Does a Fetus Feel Pain?

Though many do not even inquire, perhaps this is a question that deserves an answer. Many voices in our culture believe women’s rights prevail in choosing to carry a pregnancy to its conclusion, or abort its development. A parallel mindset is the importance of protecting animals from pain. I agree that we should provide humane treatment for all of God’s creation. However, I have to ask why human life shouldn’t at least hold the same value as the animals.

Let’s turn to the research to see if there is any evidence of fetal pain and when it is observed. Since pain is subjective, even for fully formed adult humans, it would be helpful for to look at how doctors determine pain in infants. Young babies cannot communicate verbally or even point to a pain scale to tell how badly something hurts. However, babies are wired to let people know things are not “A-OK.” They grimace, cry, writhe, and withdraw from any perceived painful object.

Prenatal surgeries have been helpful in providing information about fetal sensitivity to pain. Scientists use several clues to rate the ability of a developing fetus to feel pain. Similar to more mature human life, the fetus shows signs of pain through facial grimaces as well as the reflexive response to pull away from objects they sense threaten them.

To determine the degree of pain felt in utero, neuroscientists have measured the activity of pain receptors and stress hormones. The receptors are found throughout the body and quickly respond to potentially damaging events like high heat, extreme cold, injury, and inflammation. Pain receptors and stress hormones can be monitored and measured long before a fetus or infant can rate his pain sensation.

Some proponents of abortion say that the brain must have complex connections between the thalamus and cortex to feel pain, which occurs around twenty-four weeks after conception. However, recent studies have shown that adults without a cortex can feel pain, invalidating this argument.

As early as six weeks after conception, the tiny fetus, measuring only 1.5 inches long, will spontaneously move away from anything that touches its mouth where pain receptor cells first develop. By eighteen weeks after conception, the entire body is covered by pain receptor cells.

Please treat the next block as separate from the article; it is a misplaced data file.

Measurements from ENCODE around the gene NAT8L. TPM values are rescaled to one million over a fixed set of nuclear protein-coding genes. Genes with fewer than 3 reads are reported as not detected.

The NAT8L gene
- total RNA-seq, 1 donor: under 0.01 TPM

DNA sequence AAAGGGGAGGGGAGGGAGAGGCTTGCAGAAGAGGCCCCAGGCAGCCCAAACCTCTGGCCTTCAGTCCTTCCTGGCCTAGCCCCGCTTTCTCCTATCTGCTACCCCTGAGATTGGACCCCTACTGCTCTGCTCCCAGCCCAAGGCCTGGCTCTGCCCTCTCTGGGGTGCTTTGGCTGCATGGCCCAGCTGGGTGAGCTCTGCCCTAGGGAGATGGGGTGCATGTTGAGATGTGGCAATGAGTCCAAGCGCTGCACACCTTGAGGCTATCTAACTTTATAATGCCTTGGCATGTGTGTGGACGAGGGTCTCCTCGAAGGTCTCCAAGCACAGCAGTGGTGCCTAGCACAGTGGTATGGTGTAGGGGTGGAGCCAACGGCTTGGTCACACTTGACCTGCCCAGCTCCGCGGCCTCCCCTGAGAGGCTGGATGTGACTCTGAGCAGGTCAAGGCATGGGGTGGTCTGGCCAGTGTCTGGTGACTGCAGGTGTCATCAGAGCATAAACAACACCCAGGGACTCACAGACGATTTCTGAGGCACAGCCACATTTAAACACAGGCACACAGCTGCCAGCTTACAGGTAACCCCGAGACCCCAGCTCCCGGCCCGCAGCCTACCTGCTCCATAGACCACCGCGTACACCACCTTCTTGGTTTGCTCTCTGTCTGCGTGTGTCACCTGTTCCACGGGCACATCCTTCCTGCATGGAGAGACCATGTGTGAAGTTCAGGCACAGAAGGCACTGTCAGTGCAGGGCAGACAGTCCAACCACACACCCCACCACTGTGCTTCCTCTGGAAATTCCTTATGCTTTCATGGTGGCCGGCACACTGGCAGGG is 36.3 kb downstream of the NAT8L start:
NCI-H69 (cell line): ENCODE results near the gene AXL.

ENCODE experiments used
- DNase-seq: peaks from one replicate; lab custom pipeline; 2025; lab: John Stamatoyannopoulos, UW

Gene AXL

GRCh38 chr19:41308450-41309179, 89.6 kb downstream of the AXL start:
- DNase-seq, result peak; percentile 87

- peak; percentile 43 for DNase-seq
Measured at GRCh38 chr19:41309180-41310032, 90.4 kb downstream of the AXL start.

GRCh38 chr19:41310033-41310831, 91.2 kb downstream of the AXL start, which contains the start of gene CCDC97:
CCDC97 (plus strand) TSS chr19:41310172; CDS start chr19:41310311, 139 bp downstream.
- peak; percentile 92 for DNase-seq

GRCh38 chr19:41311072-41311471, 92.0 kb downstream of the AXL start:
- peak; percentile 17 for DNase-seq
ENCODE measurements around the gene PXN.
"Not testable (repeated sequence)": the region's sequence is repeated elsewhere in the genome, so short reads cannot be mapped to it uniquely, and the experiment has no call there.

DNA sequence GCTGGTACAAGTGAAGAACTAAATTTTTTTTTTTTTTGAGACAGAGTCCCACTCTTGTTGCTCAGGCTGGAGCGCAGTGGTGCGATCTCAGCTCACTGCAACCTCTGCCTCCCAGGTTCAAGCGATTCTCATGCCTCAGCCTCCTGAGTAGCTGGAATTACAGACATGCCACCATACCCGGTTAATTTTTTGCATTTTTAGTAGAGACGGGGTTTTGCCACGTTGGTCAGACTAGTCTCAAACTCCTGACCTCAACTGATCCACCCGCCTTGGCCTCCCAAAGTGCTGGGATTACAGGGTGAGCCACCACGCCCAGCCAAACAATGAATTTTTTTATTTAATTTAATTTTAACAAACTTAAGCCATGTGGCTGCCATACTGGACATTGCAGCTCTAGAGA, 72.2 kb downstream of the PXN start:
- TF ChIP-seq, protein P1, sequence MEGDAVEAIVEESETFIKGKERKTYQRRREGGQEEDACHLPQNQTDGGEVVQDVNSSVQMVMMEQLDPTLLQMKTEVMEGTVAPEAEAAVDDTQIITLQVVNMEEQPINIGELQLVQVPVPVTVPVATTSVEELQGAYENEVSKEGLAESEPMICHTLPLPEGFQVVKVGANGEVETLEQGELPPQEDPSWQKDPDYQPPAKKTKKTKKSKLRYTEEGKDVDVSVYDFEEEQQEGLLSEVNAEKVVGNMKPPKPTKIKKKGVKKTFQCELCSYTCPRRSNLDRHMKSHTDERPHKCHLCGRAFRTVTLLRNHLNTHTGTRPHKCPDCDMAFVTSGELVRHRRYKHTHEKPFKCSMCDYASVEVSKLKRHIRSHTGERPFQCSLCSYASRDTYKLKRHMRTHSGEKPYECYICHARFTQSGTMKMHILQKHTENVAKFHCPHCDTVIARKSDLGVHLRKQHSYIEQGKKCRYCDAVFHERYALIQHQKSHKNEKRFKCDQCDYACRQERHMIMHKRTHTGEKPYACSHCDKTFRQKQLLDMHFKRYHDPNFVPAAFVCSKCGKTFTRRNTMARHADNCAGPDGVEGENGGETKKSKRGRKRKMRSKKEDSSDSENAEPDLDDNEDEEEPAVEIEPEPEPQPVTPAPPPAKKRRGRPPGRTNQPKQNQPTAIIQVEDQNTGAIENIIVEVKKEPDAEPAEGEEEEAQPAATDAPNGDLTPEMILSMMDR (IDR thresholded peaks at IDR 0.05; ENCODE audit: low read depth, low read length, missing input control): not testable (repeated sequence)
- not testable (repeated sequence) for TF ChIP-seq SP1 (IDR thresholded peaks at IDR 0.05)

By measuring stress hormones in the bloodstream, scientists have noted a stress response to a painful procedure as early as eighteen weeks after conception. For this reason, since the 1980s, doctors have advised using anesthesia and pain management for fetal surgeries. Why would doctors use anesthesia if there was no evidence that a fetus feels pain? Doctors have observed that pain management promotes faster recovery post surgery. And, then there is the ethical reason.

I must ask everyone who reads this, regardless of your views on abortion, to consider the ethics involved in suctioning or dismembering a fetus without any anesthesia. Since we have powerful campaigns to apply ethics to protecting animals, which have much less complex nervous systems and brain capacity than a human life, should we not at least protect these young ones from such a destructive end without any intervention? Even if you staunchly stand for a woman’s right to “choose,” should not a young one in utero be given the respect animals are?

For those of us who believe human life is made in the image of a Creator God, we need to be informed and able to provide scientific answers to those who believe a fetus is a mere glob of cells. The Bible tells us human beings are privileged with a spirit life, unlike the animals in our creation. We may not persuade others of this understanding without an opening of their spiritual “eyes.” However, we can at least argue for humane treatment in the same way pro-choice advocates stand for the ethics of animal treatment.

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